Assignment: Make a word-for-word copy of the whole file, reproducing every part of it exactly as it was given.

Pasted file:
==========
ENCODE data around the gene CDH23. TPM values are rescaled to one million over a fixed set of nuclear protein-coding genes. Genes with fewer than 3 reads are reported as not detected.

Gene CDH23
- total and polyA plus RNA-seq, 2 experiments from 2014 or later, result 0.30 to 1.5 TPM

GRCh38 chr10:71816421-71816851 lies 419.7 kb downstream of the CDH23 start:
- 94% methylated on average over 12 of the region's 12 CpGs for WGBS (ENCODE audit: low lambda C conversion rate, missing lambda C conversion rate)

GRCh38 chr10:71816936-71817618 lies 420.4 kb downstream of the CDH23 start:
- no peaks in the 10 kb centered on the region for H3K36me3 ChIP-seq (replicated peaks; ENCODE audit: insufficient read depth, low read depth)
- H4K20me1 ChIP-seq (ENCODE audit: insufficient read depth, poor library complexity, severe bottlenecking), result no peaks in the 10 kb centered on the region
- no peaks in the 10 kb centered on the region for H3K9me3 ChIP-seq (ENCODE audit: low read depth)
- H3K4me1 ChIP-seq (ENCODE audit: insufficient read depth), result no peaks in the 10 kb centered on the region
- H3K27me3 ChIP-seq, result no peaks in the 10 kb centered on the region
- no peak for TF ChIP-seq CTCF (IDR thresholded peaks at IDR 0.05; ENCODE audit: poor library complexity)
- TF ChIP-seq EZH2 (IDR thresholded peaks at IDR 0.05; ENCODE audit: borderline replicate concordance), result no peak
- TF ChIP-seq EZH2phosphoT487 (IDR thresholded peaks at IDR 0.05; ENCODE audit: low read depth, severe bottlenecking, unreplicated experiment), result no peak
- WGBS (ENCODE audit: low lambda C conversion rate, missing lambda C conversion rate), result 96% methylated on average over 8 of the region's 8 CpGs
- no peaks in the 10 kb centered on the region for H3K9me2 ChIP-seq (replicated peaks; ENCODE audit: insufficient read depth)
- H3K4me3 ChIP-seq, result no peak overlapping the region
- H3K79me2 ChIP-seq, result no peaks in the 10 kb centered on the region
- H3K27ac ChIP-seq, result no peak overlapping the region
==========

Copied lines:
ENCODE data around the gene CDH23. TPM values are rescaled to one million over a fixed set of nuclear protein-coding genes. Genes with fewer than 3 reads are reported as not detected.

Gene CDH23
- total and polyA plus RNA-seq, 2 experiments from 2014 or later, result 0.30 to 1.5 TPM

GRCh38 chr10:71816421-71816851 lies 419.7 kb downstream of the CDH23 start:
- 94% methylated on average over 12 of the region's 12 CpGs for WGBS (ENCODE audit: low lambda C conversion rate, missing lambda C conversion rate)

GRCh38 chr10:71816936-71817618 lies 420.4 kb downstream of the CDH23 start:
- no peaks in the 10 kb centered on the region for H3K36me3 ChIP-seq (replicated peaks; ENCODE audit: insufficient read depth, low read depth)
- H4K20me1 ChIP-seq (ENCODE audit: insufficient read depth, poor library complexity, severe bottlenecking), result no peaks in the 10 kb centered on the region
- no peaks in the 10 kb centered on the region for H3K9me3 ChIP-seq (ENCODE audit: low read depth)
- H3K4me1 ChIP-seq (ENCODE audit: insufficient read depth), result no peaks in the 10 kb centered on the region
- H3K27me3 ChIP-seq, result no peaks in the 10 kb centered on the region
- no peak for TF ChIP-seq CTCF (IDR thresholded peaks at IDR 0.05; ENCODE audit: poor library complexity)
- TF ChIP-seq EZH2 (IDR thresholded peaks at IDR 0.05; ENCODE audit: borderline replicate concordance), result no peak
- TF ChIP-seq EZH2phosphoT487 (IDR thresholded peaks at IDR 0.05; ENCODE audit: low read depth, severe bottlenecking, unreplicated experiment), result no peak
- WGBS (ENCODE audit: low lambda C conversion rate, missing lambda C conversion rate), result 96% methylated on average over 8 of the region's 8 CpGs
- no peaks in the 10 kb centered on the region for H3K9me2 ChIP-seq (replicated peaks; ENCODE audit: insufficient read depth)
- H3K4me3 ChIP-seq, result no peak overlapping the region
- H3K79me2 ChIP-seq, result no peaks in the 10 kb centered on the region
- H3K27ac ChIP-seq, result no peak overlapping the region